multilingualism in EU

September 27th, 2007 by Romeo Anghelache

First of all, kudos to Mr. Orban for the way in which he gets busy with the multilingualism: you can add your comment and you can also give a more detailed answer on this E.C. survey.

Briefly, what I want to say here is that it would be ideal for any European to know at least spanish and mathematics, and at least an external language (english, chinese), beyond the native language.

I’m saying that the multilingualism in EU is a problem rather than a feature worth supporting, as long as we talk about more than 20 languages. I hope it’s obvious for any European that one cannot handle so many languages in a human lifetime.

I think that no more than two common languages are necessary for optimal communication inside EU: mathematics and a common natural language. With the mother tongue, the 3-rd, you grow naturally, so it isn’t EU’s concern, it’s a local issue. So we count 3 languages by now. Obviously you should have the freedom to learn as many languages you like, but that’s not EU’s issue.

The mathematics and the common language of choice are needed for formal and informal communication, they provide the opening to universality. Quoting Van Cauwelaert in Un aller simple:

Alors le bonheur, c’est quand je suis allé à l’ecole. Le bonheur, c’etait d’apprendre. Je m’inventais unde autre famille, rien qu’à moi, avec les mots et les chiffres que je le pouvais changer d’ordre comme je voulais, additioner, conjuguer, soustraire, et tout le monde me comprenait.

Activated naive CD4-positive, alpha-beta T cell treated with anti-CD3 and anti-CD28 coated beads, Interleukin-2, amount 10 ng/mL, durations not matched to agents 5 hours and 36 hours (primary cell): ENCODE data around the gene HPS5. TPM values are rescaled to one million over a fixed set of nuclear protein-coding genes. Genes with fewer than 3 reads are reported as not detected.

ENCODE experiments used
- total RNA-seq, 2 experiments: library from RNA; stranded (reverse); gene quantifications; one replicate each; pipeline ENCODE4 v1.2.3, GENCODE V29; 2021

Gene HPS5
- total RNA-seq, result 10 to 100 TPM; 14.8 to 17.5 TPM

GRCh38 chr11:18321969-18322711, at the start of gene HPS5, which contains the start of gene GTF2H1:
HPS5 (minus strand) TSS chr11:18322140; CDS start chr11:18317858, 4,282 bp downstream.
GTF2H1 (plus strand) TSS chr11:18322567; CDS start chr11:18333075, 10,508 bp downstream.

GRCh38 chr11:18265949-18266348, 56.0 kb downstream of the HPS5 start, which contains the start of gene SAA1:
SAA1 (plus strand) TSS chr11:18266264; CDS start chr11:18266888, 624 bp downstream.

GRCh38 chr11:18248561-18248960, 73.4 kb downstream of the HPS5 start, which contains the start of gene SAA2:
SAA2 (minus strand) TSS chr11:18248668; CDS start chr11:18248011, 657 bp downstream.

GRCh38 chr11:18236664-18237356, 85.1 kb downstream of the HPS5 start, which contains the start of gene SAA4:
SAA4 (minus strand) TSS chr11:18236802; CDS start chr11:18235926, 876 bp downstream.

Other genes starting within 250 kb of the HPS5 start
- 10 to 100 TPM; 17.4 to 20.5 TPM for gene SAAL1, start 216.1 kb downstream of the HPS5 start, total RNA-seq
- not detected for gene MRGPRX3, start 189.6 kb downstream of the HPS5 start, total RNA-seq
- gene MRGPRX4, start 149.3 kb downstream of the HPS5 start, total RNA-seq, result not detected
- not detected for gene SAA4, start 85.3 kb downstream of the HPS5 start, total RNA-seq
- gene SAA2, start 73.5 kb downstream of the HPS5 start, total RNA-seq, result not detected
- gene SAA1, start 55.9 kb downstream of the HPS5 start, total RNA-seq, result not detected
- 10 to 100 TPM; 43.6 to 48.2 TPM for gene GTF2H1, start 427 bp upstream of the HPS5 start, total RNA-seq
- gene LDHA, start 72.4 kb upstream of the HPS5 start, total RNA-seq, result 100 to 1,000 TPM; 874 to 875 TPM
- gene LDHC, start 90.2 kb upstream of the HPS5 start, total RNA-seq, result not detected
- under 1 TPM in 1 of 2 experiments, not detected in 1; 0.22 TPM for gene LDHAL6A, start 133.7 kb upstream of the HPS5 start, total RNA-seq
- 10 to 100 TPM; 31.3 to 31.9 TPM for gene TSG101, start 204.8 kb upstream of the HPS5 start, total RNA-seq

The mobility of labor inside EU doesn’t need more than these 3 languages: the mathematics, the common language and the native language.

There is also the economic language: the money, but there’s no reason of concern here, it’s the Euro and it’s not a multilingualism issue.

The later we recognize the necessity of a common EU language, the later we’ll understand us through EU (each bigger country will continue to hope that its own native language will predominate, each immigrant moved to, say, Spain, will forget his native language for practical reasons and still won’t grasp what his german neighbor is saying, the cultural communication between the EU citizens from different countries will be almost null, as it is today, and this will keep us prey to nationalisms or blanket globalization).

Check the blogs’ logs and see if some EU country’s blogs are visited by EU neighbor netizens with a comparable frequency with that of the local netizens. Seriously, this says a lot, beyond the natural wish of the translators and publishers to secure a job.

What I understand by mathematics as a common language: that each EU citizen must receive a minimal education allowing him/her to formulate, model and solve problems. The ones with higher studies should graduate, above the high-school level, 1 year of mathematics equivalent with what is taught in technical universities today. My experience makes me suspect that a lot of the graduates of non-technical higher-level schools lack basic discernment, and the basic tools to build it. There is an inflation, which I feel clearly here in Europe, with graduates of “information and communication” “science” who can only mess-up communication and generate noise baptizing it information.

I already wrote my thoughts related to the common natural language (informal) elsewhere on this blog: ideally we should choose Spanish. Briefly, that would allow us to have also numerous external partners in communication (the south-americans) belonging to a “warmer” culture than the current anglo-saxon one.

Comments are closed.